We’ve experienced a streak of electronic bad luck recently. Unauthorized charges began appearing on my credit card, so I had to cancel it and replace it. I planned to be home to meet the Fedex truck on the day the new card would arrive, but out in my woodshop I didn’t hear the truck arrive. That meant I had to chase on down to the Skagit to get the packet before their office closed. All worked out, at the expense of some extra wear on the tires and needlessly burned gasoline.
But a day or so later I found myself blocked out of the MSN hotmail account we have been using for years. I tried logging on and my password wouldn’t work.
MSN kindly provided a screen that directs you to an online form to complete to regain access. But the questions include a “security question,” the answer to which my hacker had also changed.
Beyond that, MSN wanted me to provide the subject lines of recent emails I’ve sent (I very rarely ever use subject lines) and addresses of recent emails I sent. Uh…like…I don’t really memorize peoples’ email addresses. I just put their names in the address line and the computer does the rest.
Another vital piece of evidence you must provide is the final four digits of a credit card you used when you set up the account. Since that event took place nearly a decade ago and I’ve long since replaced that credit card I haven’t a clue as to what those final four numbers were.
The icing on the cake is that MSN provides no support for these accounts. There is no live person to talk to over the telephone, although you could enlist the support of strangers who want your money and who promise to fix your problems (if you provide enough personal information).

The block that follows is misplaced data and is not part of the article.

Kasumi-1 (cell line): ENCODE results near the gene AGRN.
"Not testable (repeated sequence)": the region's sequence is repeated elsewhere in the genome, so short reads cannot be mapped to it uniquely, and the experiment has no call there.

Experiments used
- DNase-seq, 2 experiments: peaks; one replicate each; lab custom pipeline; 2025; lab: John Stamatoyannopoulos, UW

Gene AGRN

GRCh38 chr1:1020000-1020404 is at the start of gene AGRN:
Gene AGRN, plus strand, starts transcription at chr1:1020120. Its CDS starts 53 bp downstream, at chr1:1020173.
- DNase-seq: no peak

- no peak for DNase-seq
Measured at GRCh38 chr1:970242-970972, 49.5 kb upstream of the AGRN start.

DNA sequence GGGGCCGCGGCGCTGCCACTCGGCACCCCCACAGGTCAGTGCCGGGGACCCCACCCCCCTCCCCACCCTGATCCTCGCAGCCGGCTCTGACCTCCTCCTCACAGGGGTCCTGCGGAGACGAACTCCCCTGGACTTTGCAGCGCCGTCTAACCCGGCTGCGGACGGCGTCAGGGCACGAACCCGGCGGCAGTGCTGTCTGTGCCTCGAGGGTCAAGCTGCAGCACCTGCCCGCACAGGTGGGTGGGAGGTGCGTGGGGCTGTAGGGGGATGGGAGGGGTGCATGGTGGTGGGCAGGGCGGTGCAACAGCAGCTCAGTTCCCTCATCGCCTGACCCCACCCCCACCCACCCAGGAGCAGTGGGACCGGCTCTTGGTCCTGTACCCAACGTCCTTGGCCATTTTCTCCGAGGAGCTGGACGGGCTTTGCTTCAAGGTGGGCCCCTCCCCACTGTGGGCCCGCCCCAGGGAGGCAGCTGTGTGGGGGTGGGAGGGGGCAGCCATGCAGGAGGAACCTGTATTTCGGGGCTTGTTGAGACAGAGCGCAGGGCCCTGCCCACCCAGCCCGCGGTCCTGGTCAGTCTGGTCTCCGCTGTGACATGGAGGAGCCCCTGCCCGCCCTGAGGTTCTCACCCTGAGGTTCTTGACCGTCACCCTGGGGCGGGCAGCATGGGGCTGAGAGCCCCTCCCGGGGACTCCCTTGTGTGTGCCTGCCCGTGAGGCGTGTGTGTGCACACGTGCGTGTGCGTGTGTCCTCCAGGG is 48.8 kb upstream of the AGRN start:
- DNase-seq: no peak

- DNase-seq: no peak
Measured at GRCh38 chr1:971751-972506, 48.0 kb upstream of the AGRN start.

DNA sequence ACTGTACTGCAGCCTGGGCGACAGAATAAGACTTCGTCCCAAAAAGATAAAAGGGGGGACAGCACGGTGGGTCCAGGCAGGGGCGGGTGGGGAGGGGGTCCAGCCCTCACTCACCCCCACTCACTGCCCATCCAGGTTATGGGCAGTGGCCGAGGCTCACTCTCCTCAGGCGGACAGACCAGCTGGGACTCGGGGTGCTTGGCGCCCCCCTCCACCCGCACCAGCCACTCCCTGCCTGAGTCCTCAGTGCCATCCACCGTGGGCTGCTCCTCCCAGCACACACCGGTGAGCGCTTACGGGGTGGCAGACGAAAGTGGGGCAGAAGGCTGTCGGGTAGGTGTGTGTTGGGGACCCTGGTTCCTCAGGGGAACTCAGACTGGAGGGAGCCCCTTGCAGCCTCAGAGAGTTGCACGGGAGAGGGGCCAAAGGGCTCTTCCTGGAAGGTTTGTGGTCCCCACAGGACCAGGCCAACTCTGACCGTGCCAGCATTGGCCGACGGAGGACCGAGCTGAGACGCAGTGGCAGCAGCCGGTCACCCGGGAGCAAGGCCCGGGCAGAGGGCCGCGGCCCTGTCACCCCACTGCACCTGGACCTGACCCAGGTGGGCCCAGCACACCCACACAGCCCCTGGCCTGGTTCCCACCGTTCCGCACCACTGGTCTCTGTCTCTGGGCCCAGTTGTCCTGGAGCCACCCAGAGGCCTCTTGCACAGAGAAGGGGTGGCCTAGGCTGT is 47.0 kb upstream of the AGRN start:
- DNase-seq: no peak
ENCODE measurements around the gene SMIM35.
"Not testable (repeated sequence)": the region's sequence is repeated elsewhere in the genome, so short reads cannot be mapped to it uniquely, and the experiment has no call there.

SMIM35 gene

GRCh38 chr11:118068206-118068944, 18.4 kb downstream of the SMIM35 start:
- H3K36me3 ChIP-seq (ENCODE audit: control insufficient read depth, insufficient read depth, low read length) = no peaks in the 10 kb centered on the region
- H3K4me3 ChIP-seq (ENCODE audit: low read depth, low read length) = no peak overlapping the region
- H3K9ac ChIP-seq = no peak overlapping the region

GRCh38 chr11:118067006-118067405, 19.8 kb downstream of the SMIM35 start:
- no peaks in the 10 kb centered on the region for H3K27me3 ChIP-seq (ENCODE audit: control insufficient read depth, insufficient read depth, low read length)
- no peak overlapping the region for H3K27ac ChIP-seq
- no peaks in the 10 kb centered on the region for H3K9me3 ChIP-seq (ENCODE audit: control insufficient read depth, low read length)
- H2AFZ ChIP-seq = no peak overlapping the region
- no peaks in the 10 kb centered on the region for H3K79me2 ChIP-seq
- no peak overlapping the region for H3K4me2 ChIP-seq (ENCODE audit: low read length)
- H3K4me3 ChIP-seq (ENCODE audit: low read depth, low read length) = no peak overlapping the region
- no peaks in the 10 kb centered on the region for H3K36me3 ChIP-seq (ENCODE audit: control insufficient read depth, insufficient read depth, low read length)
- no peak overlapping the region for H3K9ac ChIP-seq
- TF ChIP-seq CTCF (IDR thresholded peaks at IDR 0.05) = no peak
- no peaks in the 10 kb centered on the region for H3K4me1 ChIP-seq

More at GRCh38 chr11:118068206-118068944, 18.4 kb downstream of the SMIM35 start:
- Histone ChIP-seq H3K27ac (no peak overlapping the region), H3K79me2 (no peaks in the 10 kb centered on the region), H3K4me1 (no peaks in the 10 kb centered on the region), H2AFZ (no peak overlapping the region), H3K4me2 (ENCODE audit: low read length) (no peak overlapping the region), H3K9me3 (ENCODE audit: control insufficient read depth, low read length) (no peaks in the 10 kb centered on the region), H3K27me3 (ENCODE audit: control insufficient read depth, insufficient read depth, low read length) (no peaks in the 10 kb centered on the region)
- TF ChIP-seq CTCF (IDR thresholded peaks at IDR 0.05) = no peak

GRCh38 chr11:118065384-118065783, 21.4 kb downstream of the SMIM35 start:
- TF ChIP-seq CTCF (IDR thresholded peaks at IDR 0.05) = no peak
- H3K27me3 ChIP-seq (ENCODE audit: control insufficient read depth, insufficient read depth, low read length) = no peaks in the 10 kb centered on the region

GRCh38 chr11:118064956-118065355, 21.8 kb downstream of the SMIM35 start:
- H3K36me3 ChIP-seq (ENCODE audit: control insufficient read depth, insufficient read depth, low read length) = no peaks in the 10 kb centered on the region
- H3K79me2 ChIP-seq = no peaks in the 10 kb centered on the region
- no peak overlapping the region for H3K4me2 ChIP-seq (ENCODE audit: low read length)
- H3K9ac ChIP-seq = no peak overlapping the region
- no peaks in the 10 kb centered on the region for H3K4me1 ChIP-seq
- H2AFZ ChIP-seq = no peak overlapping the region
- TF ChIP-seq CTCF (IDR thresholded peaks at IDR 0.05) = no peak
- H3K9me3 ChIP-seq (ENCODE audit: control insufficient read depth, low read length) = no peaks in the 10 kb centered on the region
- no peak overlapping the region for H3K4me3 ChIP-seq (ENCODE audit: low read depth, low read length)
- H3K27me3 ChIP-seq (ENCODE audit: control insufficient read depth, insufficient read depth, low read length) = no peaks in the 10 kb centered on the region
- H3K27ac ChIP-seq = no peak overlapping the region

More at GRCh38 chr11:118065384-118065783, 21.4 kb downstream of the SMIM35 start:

Long and short of it…my MSN email account has now been abandoned to some hacker. Rather than protecting my account from the hacker, MSN has developed a protocol for supporting the hacker over the less-well-technologically-savvy owner of the account. I’m hoping my friends, relatives and associates will understand the bizarre messages they may begin receiving from that old account. I set up a G-mail account in the meantime.
Since MSN won’t allow me to talk to them, I thought I’d send them a quick note:
Your service sucks. I won’t be back.
My wife recently copied off an email, and on the edges of the copy were the names of several of the files we had established over the years. Using these I was able to crack back into the MSN account. There were all those hundreds of emails we had accumulated, stored or sent. Knowing that my credit card had to be cancelled, I thought I’d better update the account with a new card number. But when I tried to do that, MSN required a code, which they sent to what they called our “alternative email.” This alternative email was evidently an account my son set up years ago and then abandoned. When I attempted to log into the account, MSN informed me that such an account doesn’t exist. When I attempted to delete the account from my settings, MSN informed me that the account would be deleted in one month, whereupon my other alternative account would be activated. Since we had already received two emails from MSN pointing out that the credit card number on file didn’t work, I have concluded that our old MSN account would soon die of corporate idiocy. We’ve been paying around twenty-two dollars a month for this account for years and years. Should have gone with a free account in the first place, I guess.